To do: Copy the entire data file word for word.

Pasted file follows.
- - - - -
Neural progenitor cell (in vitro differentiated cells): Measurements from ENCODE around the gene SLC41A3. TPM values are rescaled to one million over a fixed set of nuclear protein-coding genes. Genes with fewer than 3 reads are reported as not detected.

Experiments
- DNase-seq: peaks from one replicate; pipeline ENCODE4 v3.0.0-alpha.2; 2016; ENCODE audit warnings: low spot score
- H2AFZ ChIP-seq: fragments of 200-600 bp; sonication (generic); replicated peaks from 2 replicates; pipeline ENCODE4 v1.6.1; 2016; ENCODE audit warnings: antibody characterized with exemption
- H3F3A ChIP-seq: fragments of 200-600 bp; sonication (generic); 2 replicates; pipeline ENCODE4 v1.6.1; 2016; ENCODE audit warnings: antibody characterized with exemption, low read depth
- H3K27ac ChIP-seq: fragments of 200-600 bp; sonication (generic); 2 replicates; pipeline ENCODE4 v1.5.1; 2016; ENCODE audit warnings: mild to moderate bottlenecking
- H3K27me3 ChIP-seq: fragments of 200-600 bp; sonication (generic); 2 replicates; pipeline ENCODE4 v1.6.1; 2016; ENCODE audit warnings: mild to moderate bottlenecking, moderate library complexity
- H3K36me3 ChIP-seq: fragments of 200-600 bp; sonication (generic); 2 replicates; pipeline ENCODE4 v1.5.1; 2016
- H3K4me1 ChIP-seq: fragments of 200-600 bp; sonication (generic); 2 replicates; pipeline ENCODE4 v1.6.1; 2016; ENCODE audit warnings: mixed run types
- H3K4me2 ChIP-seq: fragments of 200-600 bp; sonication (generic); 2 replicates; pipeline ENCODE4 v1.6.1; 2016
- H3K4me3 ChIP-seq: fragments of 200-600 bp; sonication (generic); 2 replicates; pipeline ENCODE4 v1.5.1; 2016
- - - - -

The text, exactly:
Neural progenitor cell (in vitro differentiated cells): Measurements from ENCODE around the gene SLC41A3. TPM values are rescaled to one million over a fixed set of nuclear protein-coding genes. Genes with fewer than 3 reads are reported as not detected.

Experiments
- DNase-seq: peaks from one replicate; pipeline ENCODE4 v3.0.0-alpha.2; 2016; ENCODE audit warnings: low spot score
- H2AFZ ChIP-seq: fragments of 200-600 bp; sonication (generic); replicated peaks from 2 replicates; pipeline ENCODE4 v1.6.1; 2016; ENCODE audit warnings: antibody characterized with exemption
- H3F3A ChIP-seq: fragments of 200-600 bp; sonication (generic); 2 replicates; pipeline ENCODE4 v1.6.1; 2016; ENCODE audit warnings: antibody characterized with exemption, low read depth
- H3K27ac ChIP-seq: fragments of 200-600 bp; sonication (generic); 2 replicates; pipeline ENCODE4 v1.5.1; 2016; ENCODE audit warnings: mild to moderate bottlenecking
- H3K27me3 ChIP-seq: fragments of 200-600 bp; sonication (generic); 2 replicates; pipeline ENCODE4 v1.6.1; 2016; ENCODE audit warnings: mild to moderate bottlenecking, moderate library complexity
- H3K36me3 ChIP-seq: fragments of 200-600 bp; sonication (generic); 2 replicates; pipeline ENCODE4 v1.5.1; 2016
- H3K4me1 ChIP-seq: fragments of 200-600 bp; sonication (generic); 2 replicates; pipeline ENCODE4 v1.6.1; 2016; ENCODE audit warnings: mixed run types
- H3K4me2 ChIP-seq: fragments of 200-600 bp; sonication (generic); 2 replicates; pipeline ENCODE4 v1.6.1; 2016
- H3K4me3 ChIP-seq: fragments of 200-600 bp; sonication (generic); 2 replicates; pipeline ENCODE4 v1.5.1; 2016